CAIRO: The Ministry of Interior approved Sunday release orders for 20 Bedouins held under the emergency law, including rights activist Yehia Abu Nusseirah.
The latest batch of released detainees has meant that over 100 Bedouins being held under the emergency law have been released so far, after the ministry made overtures of resolving long-standing issues with Sinai’s Bedouins.
Abu Nusseirah had been detained under the emergency law since 2008. He was a founding member of the yet-unlicensed Karama (Dignity) political party in Sinai. His release comes after the release of another Sinai dissident, Mussad Abu Fagr who was freed last week.
Initially, the freed Bedouin detainees did not include political prisoners, but after mounting discontent among Bedouin activists, Abu Fagr and now Abu Nusseirah have been released.
Abu Fagr, an organizer of Bedouin protests and founder of the Bedna Ne’ish (We Want To Live) blog, was arrested in 2007 for driving a car without a license, possessing a firearm without a license and provoking unrest.
During the 31 months he spent in Borg El-Arab prison near Alexandria, Abu Fagr was given 20 release orders but he remained in detention under the emergency law. His wife campaigned for his freedom, often travelling to Cairo to agitate for his release.
Already-tense relations between the state and Sinai’s Bedouins almost completely broke down, with Bedouins angered by the severity of security crackdowns on their communities. The state claims that it is searching for those wanted for various crimes and hiding within the communities.
However, due to recent attempts to placate Bedouin anger, the Ministry of Interior has begun to release prisoners detained under the emergency law, some since 2002.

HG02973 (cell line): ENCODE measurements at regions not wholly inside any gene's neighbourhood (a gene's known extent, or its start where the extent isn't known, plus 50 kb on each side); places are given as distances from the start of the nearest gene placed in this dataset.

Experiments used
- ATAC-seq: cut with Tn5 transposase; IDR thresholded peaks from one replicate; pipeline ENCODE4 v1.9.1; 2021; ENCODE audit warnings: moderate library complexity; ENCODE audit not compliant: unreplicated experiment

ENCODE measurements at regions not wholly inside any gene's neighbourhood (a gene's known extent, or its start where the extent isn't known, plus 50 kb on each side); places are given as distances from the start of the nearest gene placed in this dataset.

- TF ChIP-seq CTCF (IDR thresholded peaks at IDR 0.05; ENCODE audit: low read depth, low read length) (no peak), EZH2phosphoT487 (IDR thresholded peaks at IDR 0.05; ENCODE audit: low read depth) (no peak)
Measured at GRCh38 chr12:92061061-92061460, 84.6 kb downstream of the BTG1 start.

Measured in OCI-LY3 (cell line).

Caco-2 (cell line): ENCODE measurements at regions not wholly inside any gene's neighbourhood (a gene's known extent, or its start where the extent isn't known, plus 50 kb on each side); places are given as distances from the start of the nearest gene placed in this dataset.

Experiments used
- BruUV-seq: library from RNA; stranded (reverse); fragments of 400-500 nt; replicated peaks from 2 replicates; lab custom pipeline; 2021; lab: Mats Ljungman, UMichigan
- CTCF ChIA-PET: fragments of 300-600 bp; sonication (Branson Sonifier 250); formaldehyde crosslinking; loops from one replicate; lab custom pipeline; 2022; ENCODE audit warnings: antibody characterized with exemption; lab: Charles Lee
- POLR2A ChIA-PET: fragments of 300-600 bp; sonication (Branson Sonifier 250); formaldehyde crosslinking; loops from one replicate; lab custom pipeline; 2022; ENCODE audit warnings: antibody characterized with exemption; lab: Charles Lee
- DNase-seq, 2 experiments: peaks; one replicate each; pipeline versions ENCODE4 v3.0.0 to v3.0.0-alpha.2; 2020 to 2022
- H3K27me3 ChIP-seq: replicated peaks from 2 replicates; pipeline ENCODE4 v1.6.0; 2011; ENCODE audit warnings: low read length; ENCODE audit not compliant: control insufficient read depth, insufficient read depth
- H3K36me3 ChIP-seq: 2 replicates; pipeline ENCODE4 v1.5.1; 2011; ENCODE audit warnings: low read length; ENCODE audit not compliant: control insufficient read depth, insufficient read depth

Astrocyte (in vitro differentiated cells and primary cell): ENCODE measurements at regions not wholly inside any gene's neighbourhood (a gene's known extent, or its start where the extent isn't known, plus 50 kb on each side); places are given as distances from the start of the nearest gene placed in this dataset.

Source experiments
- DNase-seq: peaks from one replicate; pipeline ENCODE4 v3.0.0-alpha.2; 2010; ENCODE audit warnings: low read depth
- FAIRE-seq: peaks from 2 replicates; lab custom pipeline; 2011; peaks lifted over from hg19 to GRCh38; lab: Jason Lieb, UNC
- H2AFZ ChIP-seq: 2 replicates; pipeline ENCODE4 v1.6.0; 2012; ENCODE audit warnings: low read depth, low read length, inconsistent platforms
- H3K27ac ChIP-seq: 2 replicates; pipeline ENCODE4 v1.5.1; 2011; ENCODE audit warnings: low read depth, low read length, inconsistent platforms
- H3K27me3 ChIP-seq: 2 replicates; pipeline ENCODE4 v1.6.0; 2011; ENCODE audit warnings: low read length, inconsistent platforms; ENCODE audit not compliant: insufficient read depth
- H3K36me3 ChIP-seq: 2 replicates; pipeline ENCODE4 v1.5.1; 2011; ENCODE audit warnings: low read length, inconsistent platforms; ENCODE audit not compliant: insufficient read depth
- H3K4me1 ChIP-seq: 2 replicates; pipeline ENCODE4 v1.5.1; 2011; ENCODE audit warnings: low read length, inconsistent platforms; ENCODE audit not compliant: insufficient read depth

North Sinai Tagammu party member Khalil Jabr Sawarkeh told Daily News Egypt, “We are hoping this means that Sinai and its people are no longer merely treated as a security issue, and that this is the beginning of an attempt to encourage development in the area.”
Shootouts had erupted last month between state forces and Bedouins after security raids on the town of Wadi Amr and surrounding areas in Central Sinai as security forces searched for wanted Bedouins. The raids angered residents, some of whom then locked down the road leading to Al-Oja crossing.
Minister of Interior Habib El-Adly met with Bedouin representatives earlier this month to try to ease tensions. However, further protests erupted in Central Sinai immediately after the meeting because activists say Bedouin grievances had not been properly addressed.
Abu Fagr said during a satellite television interview that the issue of Sinai would only be resolved in Cairo, when the state stops treating Bedouins as a security issue.
Sawarkeh said, “We are looking for a clean slate and new beginning with the state. Sinai is in a very bad situation and things can improve if we take the initiative to extend our good intentions, as long as they are reciprocated by the other side.”